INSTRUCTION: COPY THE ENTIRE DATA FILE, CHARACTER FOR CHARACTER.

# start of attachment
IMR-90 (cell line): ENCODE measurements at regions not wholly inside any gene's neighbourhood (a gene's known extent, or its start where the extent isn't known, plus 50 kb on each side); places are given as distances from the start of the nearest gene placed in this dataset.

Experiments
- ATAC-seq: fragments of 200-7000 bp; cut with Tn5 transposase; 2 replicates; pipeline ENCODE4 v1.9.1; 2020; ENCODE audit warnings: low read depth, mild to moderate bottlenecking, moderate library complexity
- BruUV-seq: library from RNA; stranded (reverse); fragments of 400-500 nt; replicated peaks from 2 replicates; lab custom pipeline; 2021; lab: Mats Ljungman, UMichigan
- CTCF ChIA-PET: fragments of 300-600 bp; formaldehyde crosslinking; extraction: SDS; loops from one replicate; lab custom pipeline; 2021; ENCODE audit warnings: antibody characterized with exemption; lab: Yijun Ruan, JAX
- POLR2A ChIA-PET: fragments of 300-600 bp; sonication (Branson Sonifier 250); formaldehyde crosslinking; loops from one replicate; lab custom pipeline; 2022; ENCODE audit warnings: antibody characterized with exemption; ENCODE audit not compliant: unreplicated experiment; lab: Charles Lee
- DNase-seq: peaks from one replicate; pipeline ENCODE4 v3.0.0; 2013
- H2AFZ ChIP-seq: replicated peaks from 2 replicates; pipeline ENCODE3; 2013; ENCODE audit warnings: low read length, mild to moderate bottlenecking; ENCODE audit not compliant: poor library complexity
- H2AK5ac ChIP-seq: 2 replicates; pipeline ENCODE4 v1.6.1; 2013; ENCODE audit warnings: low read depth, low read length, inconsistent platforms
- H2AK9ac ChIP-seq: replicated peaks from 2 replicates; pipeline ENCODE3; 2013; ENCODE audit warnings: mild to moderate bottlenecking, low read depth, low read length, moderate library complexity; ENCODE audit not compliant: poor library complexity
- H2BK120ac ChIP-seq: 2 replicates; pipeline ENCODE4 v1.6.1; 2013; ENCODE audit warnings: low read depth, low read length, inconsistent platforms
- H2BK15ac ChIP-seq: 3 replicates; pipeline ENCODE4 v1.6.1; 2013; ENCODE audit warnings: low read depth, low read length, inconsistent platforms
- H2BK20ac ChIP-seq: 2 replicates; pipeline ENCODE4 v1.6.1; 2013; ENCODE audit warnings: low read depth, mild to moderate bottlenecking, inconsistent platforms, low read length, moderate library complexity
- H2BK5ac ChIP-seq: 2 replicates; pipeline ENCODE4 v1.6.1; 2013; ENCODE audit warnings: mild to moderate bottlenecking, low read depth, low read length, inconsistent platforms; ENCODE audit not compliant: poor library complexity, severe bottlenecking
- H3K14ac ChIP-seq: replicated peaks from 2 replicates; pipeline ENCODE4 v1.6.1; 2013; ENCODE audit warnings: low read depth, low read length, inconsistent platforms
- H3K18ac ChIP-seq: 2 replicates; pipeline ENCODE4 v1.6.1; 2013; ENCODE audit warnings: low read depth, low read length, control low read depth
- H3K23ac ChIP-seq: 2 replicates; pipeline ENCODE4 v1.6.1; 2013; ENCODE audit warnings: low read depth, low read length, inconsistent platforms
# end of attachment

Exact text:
IMR-90 (cell line): ENCODE measurements at regions not wholly inside any gene's neighbourhood (a gene's known extent, or its start where the extent isn't known, plus 50 kb on each side); places are given as distances from the start of the nearest gene placed in this dataset.

Experiments
- ATAC-seq: fragments of 200-7000 bp; cut with Tn5 transposase; 2 replicates; pipeline ENCODE4 v1.9.1; 2020; ENCODE audit warnings: low read depth, mild to moderate bottlenecking, moderate library complexity
- BruUV-seq: library from RNA; stranded (reverse); fragments of 400-500 nt; replicated peaks from 2 replicates; lab custom pipeline; 2021; lab: Mats Ljungman, UMichigan
- CTCF ChIA-PET: fragments of 300-600 bp; formaldehyde crosslinking; extraction: SDS; loops from one replicate; lab custom pipeline; 2021; ENCODE audit warnings: antibody characterized with exemption; lab: Yijun Ruan, JAX
- POLR2A ChIA-PET: fragments of 300-600 bp; sonication (Branson Sonifier 250); formaldehyde crosslinking; loops from one replicate; lab custom pipeline; 2022; ENCODE audit warnings: antibody characterized with exemption; ENCODE audit not compliant: unreplicated experiment; lab: Charles Lee
- DNase-seq: peaks from one replicate; pipeline ENCODE4 v3.0.0; 2013
- H2AFZ ChIP-seq: replicated peaks from 2 replicates; pipeline ENCODE3; 2013; ENCODE audit warnings: low read length, mild to moderate bottlenecking; ENCODE audit not compliant: poor library complexity
- H2AK5ac ChIP-seq: 2 replicates; pipeline ENCODE4 v1.6.1; 2013; ENCODE audit warnings: low read depth, low read length, inconsistent platforms
- H2AK9ac ChIP-seq: replicated peaks from 2 replicates; pipeline ENCODE3; 2013; ENCODE audit warnings: mild to moderate bottlenecking, low read depth, low read length, moderate library complexity; ENCODE audit not compliant: poor library complexity
- H2BK120ac ChIP-seq: 2 replicates; pipeline ENCODE4 v1.6.1; 2013; ENCODE audit warnings: low read depth, low read length, inconsistent platforms
- H2BK15ac ChIP-seq: 3 replicates; pipeline ENCODE4 v1.6.1; 2013; ENCODE audit warnings: low read depth, low read length, inconsistent platforms
- H2BK20ac ChIP-seq: 2 replicates; pipeline ENCODE4 v1.6.1; 2013; ENCODE audit warnings: low read depth, mild to moderate bottlenecking, inconsistent platforms, low read length, moderate library complexity
- H2BK5ac ChIP-seq: 2 replicates; pipeline ENCODE4 v1.6.1; 2013; ENCODE audit warnings: mild to moderate bottlenecking, low read depth, low read length, inconsistent platforms; ENCODE audit not compliant: poor library complexity, severe bottlenecking
- H3K14ac ChIP-seq: replicated peaks from 2 replicates; pipeline ENCODE4 v1.6.1; 2013; ENCODE audit warnings: low read depth, low read length, inconsistent platforms
- H3K18ac ChIP-seq: 2 replicates; pipeline ENCODE4 v1.6.1; 2013; ENCODE audit warnings: low read depth, low read length, control low read depth
- H3K23ac ChIP-seq: 2 replicates; pipeline ENCODE4 v1.6.1; 2013; ENCODE audit warnings: low read depth, low read length, inconsistent platforms